How can I thank God enough for you? I got it–I will pray night and day for the opportunity to come fix what it is that you clearly don’t understand yet. Okay, I admit that is a little harsh, but I’ve been reading Paul for so long that I feel like I understand his sarcasm. He is writing 1 Thessalonians because they have questions about things they should have already understood. He clearly perceives they are lacking some finer points of discipleship or theology (v. 10) and he needs to come fix it. For the record, they still didn’t quite get it, which is why we have . . . 2 Thessalonians.

The concept, though, that people who earnestly follow the Lord and try to do and be right, yet have something lacking is intriguing. Paul hints at the same thing in the Roman church (Romans 1:11) and there is no end of problems in Corinth. Here in this time of advent, maybe we should consider–is something lacking in our own faith?

  1. Perhaps our personal faith is lacking. What I mean is, we could devote ourselves to learning more. Stop relying on whatever the pastor is leading and read books on your own, listen to podcasts, do some study. Learn. Fill in the gaps. This personal lacking might be practice as well. Perhaps you don’t pray as often as you should, or at least don’t pray ‘earnestly’ as Paul mentions.  Only an arrogant fool would say ‘There is nothing lacking in my spiritual life–I’m a perfect 10.’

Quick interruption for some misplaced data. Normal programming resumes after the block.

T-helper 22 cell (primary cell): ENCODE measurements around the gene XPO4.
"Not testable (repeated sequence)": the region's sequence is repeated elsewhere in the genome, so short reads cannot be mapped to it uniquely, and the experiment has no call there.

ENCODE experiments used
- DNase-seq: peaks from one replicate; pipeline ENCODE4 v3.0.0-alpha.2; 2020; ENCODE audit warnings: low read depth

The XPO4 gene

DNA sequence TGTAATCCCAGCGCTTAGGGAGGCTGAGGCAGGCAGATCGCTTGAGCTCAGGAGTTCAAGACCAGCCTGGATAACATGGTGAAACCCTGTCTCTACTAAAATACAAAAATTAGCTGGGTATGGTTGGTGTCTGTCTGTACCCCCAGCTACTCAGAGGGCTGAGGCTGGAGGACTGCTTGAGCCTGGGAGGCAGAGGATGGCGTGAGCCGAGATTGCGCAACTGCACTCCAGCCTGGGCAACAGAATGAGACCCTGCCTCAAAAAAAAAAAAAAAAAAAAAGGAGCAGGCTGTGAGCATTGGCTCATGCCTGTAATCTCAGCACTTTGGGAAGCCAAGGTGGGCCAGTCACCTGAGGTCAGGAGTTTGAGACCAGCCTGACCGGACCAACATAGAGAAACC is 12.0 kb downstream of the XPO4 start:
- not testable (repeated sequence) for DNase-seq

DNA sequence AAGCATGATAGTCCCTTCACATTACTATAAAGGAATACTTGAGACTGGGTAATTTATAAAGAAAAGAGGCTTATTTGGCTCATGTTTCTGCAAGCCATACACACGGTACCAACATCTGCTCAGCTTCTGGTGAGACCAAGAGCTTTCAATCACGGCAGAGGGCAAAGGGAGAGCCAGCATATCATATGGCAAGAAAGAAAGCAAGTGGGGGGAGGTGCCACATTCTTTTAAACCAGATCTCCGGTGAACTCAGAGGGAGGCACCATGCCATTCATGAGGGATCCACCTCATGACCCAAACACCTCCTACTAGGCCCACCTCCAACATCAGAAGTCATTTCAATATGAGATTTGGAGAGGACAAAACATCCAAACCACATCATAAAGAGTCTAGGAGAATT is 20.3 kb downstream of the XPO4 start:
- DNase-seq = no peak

2. It could be something is lacking in our local church. Maybe your church is a sweet fellowship, but it doesn’t lift a finger to help solve the problem of clean drinking water in Africa and could not care less about child sex-trafficking. Flip it around, maybe your church is great at reaching children and young families, but terrible at discipling older adults. Maybe your work is to address what is lacking in your congregation.
  3. There is no way anything is lacking in Western Christianity, though. We have our act together perfectly. #sarcasm.